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What is an underlying instrument?

 

An underlying instrument is an asset that gives derivatives their value, and the term is commonly used in derivatives trading. Derivatives contracts are financial instruments with a price that is derived from the underlying instrument they track.

Simply put, an underlying instrument is an asset on which a derivative contract’s price is based. The underlying instrument provides value to the derivative, supports the agreement, and the parties involved agreed to exchange the underlying instrument at the derivative’s maturity date.

Read: What is a Derivative?

Example of an Underlying Instrument

Options and shares can be used to describe what an underlying instrument is. Let’s say you buy a put option on stock ABC, which gives you the right – but not the obligation – to sell the stock ABC at the strike price up until the option’s expiration. In this example, the common stock of ABC is the underlying instrument of the option which gives the contract its value. The option’s price is based on the price of the underlying stock ABC. If the stock’s price changes, the option’s price will also be directly affected, providing investors with the information whether the option is worth executing or not.

The underlying instrument can be any tradeable asset class, such as stocks, currencies, commodities, or even real estate. If an investor buys a futures contract on the Canadian dollar to lock the exchange rate at a future date, the Canadian dollar would be the underlying instrument of the futures contract which gives the contract its intrinsic value.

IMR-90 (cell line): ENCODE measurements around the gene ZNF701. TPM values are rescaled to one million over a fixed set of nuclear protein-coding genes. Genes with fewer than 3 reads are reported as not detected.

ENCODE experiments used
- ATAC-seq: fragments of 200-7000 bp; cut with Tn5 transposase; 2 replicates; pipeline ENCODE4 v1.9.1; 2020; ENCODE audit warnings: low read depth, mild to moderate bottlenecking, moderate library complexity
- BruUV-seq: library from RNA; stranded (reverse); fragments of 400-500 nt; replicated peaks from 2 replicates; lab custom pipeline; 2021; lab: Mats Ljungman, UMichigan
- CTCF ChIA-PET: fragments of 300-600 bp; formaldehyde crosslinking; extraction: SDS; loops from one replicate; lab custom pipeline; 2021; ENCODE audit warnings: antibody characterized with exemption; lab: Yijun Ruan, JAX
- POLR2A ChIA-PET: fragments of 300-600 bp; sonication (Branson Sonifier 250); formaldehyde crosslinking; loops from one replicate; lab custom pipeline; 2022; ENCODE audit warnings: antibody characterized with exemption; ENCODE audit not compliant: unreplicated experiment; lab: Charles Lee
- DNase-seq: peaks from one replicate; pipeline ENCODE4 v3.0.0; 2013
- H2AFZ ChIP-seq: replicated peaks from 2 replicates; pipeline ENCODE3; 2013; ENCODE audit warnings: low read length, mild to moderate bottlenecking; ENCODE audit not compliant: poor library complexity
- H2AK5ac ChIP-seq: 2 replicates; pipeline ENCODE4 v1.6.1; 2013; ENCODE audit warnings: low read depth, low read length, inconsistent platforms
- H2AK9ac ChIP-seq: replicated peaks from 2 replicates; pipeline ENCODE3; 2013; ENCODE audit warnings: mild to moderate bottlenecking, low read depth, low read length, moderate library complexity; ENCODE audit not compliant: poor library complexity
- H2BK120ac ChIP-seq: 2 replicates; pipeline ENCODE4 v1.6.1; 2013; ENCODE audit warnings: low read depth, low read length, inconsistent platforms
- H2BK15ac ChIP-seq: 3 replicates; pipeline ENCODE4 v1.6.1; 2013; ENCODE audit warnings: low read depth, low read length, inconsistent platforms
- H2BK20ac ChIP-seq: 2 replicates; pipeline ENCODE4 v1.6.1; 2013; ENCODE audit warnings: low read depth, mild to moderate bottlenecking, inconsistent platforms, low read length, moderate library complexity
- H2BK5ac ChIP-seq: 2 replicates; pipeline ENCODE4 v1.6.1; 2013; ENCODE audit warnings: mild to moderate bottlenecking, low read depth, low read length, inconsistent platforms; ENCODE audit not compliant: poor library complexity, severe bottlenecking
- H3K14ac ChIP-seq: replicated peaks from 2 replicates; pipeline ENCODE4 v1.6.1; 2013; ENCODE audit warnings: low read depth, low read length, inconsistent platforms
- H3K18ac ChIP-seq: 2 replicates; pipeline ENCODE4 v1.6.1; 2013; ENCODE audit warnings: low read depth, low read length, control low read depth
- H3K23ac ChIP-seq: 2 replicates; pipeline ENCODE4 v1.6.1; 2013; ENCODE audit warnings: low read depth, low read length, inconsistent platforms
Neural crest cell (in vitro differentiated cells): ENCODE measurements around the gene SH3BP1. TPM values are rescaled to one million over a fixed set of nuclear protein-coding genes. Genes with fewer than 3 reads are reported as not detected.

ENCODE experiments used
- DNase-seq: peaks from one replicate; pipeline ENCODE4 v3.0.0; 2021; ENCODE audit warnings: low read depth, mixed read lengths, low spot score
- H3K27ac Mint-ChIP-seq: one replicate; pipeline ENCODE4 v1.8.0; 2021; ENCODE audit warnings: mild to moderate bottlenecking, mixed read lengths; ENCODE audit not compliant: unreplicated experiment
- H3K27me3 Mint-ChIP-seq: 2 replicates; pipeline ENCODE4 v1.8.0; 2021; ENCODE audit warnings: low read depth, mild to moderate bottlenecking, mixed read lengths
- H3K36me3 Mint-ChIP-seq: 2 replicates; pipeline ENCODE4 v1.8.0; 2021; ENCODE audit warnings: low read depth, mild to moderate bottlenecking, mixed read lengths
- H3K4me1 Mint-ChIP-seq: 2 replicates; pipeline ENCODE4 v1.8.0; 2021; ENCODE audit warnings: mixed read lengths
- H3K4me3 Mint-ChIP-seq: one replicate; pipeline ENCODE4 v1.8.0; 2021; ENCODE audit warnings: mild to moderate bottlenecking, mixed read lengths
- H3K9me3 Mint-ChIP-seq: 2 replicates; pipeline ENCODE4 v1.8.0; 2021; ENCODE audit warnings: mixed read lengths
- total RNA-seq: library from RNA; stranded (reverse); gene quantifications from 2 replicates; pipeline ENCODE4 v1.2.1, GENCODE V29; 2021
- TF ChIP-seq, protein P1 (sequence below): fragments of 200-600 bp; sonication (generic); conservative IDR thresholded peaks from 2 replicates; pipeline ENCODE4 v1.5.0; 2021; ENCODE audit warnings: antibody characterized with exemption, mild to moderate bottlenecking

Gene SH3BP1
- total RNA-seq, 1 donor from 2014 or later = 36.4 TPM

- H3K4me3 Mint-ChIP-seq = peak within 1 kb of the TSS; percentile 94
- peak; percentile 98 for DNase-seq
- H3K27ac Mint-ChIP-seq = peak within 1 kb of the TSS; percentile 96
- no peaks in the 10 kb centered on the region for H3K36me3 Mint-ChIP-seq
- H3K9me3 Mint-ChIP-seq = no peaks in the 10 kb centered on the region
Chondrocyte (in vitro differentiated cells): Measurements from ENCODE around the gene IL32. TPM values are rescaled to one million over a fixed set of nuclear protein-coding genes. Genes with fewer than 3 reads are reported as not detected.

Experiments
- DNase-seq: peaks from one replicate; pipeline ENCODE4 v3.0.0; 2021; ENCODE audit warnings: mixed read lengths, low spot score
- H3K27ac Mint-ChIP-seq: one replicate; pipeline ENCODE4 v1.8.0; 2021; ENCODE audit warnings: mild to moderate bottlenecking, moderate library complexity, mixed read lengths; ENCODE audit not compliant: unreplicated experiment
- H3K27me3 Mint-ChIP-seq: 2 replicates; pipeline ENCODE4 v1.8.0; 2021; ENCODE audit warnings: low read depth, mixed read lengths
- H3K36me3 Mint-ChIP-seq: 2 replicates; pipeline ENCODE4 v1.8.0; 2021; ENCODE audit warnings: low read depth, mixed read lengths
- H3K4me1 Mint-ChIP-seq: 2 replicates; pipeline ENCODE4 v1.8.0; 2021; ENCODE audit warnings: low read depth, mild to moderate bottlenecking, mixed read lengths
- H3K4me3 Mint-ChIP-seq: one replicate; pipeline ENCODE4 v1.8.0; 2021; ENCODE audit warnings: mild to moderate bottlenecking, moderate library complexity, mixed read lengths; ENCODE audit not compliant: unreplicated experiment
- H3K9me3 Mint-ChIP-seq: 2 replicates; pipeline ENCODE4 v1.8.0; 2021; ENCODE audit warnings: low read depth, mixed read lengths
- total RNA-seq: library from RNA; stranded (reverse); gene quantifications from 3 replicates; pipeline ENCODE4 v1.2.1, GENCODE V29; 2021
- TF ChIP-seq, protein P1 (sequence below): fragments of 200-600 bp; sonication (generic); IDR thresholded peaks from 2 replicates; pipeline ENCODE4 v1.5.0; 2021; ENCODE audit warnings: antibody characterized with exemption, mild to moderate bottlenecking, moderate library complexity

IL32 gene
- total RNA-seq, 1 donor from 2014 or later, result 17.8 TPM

However, unlike option contracts, futures contracts are an obligation for both the buyer and the seller. The buyer of a futures contract agrees to buy the underlying asset at the contract’s expiry, while the seller agrees to provide the underlying asset at expiry. Derivative products and contracts are a significant innovation which has enhanced modern financial markets and shaped them as we know them today.

CFD Derivatives Trading

Derivative contracts which are closer to retail traders are Contracts for Difference or CFDs. These contracts track the market price of securities and derive their value from them. Unlike options and futures contracts, there is no exchange of the underlying instrument and the buyer of the CFD contract doesn’t own the underlying asset physically. The CFD contract only tracks the price of the underlying asset – the buyer makes a profit if the price of the underlying asset rises, or a loss if the price falls.

Still, there are certain benefits of trading on CFDs, such as access to high leverage and the ability to short-sell the contract without notable restrictions. Trading on leverage allows traders to open a much larger position than their initial trading account size would allow.

Basically, the broker provides a loan to the traders and allocates a small amount of the trading account aside as the collateral for the leveraged trade, called the margin. The amount of the margin depends on the leverage ratio utilised by the trader –  a 100:1 leverage requires a 1% margin, i.e. 1% of your trading account would be allocated as the margin for the trade. A 20:1 leverage would call for a 5% margin, etc.

Read: What is an Initial Margin Requirement?

Trading on CFDs also allows traders to short-sell the underlying instrument and make a profit from falling prices and bearish markets. Short-selling refers to borrowing the underlying instrument from the broker and selling it at the current market price in anticipation of lower prices in the future. Once the price falls, the trader would buy the underlying instrument at the lower price and return the borrowed amount to the broker, making a profit on the difference between the selling and buying price.

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